According to the invention, there is provided a radio paging receiver for receiving a carrier wave modulated with a paging signal comprising a preamble code, an address code and a message, said receiver comprising: memory means for storing a prescribed number of received message codes; display means having a plurality of display digits; counter means for counting the number of messages stored in said memory means; and control section means for displaying the received message on said display means, reading in response to a switching signal a message out of said memory means and displaying it on said display means, displaying the contents of said counter means on said display means, counting down the contents of said counter means every time a message is provided and, if said receiver receives and stores a new message during the display of the earlier received message on said display means, keeping the display of said earlier received message as it is while displaying the fact of the new message having been received and stored.
Other objects, features and advantages will become more apparent from the detailed description hereunder taken in conjunction with the accompanying drawings, wherein:
FIGS. 1A to 1C illustrate the paging signal formats for use in a paging system to which the paging receiver according to the present invention is applicable;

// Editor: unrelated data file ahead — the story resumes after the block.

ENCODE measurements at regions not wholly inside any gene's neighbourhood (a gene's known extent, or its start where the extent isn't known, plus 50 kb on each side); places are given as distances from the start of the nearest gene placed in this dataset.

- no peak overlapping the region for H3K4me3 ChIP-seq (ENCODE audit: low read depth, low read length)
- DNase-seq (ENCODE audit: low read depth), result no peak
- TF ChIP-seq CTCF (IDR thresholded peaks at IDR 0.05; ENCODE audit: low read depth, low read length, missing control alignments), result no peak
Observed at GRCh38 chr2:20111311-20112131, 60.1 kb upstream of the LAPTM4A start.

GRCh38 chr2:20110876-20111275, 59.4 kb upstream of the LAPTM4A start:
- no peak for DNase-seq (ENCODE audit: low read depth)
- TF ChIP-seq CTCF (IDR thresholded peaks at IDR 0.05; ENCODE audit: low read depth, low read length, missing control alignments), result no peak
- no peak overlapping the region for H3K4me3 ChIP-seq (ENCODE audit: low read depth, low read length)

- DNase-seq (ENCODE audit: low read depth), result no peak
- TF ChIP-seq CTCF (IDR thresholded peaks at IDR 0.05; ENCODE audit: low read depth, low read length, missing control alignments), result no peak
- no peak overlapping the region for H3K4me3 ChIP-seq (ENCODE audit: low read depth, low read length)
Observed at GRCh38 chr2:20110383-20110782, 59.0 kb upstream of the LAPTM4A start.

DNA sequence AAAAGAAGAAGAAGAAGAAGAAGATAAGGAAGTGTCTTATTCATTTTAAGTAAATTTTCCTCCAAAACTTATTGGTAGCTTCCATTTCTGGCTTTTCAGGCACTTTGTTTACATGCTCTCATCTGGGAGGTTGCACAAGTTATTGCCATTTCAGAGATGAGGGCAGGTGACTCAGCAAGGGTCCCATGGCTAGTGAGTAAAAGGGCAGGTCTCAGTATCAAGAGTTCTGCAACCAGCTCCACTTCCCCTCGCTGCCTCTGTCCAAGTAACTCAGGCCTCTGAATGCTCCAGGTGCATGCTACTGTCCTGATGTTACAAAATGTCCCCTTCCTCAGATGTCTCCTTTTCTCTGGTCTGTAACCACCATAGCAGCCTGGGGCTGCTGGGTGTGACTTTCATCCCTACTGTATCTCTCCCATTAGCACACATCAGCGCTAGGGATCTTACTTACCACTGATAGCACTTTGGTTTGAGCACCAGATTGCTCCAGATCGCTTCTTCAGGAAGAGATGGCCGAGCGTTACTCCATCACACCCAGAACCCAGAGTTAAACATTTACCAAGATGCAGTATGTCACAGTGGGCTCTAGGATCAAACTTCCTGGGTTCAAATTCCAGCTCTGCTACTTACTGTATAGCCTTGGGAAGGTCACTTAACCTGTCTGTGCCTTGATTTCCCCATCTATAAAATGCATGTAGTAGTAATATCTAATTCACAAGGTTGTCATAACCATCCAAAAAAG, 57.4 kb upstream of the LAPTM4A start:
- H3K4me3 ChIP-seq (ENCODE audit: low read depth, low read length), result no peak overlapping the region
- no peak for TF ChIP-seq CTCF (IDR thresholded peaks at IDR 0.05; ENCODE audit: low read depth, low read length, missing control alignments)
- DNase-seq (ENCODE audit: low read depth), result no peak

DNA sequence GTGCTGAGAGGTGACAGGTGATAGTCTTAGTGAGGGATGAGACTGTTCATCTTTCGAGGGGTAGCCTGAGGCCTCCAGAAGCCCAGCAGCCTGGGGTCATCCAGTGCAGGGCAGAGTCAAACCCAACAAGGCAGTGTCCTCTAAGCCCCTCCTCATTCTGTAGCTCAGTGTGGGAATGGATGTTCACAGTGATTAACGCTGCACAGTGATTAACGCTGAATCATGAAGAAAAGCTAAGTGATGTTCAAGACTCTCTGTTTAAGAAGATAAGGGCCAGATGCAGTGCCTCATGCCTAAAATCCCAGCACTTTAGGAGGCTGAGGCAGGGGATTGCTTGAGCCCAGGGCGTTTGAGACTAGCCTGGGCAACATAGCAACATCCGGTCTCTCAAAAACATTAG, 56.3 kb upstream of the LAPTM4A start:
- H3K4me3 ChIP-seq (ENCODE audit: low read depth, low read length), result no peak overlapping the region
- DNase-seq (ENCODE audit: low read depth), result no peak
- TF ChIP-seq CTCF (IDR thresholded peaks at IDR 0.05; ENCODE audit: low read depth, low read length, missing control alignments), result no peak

FIG. 2 is a block diagram illustrating a preferred embodiment of the paging receiver with display function according to the invention;
FIGS. 3A and 3B to 3E respectively illustrate an outline of and typical displays on the display unit of the receiver shown in FIG. 2;
FIG. 4 is a more detailed block diagram of the decoder section of the receiver illustrated in FIG. 2;
FIG. 5 is a conceptual drawing illustrating a part of the data memory in the decoder shown in FIG. 4; and
FIGS. 6A, 6B, 7A and 7B are flow charts showing the operation of the receiver illustrated in FIGS. 2 to 5.
Referring to FIG. 1A, a paging signal includes a preamble code P, a frame synchronization code SC, a subscriber or address code N and a message or messages I. A plurality of messages I may be arranged if the message length so requires. FIGS. 1B and 1C respectively show an address code and a message, each using a codeword composed by adding one even parity bit to a (31, 21) Bose-Chaudhuri-Hocquenghem (BCH) block code. Thus, each of these codewords is composed of 32 bits, of which the first 21 are information bits, the next 10 are check bits and the final one is the even parity bit. Out of the information bits, the most significant bit (MSB) is used for discriminating whether a given code is an address code or a message, and the remaining 20 are used as the address code or message.
The message can not only indicate a number but also alphabetical information. In this embodiment, however, only the number message will be described for simplicity.
Up to five digits per word of message can be transmitted by the binary-code decimal (BCD) method (four bits). Thus, one digit can be indicated by four bits. If the transmission of 10 digits is desired, it can be achieved by transmitting two words. If more than 10 digits are to be sent out, they can be transmitted in three words, four words and so on, but to simplify the description, the message length here is supposed to be fixed at 10 digits (two words). It is further supposed that the sequence of the address code N and the message I consists of 20 words here.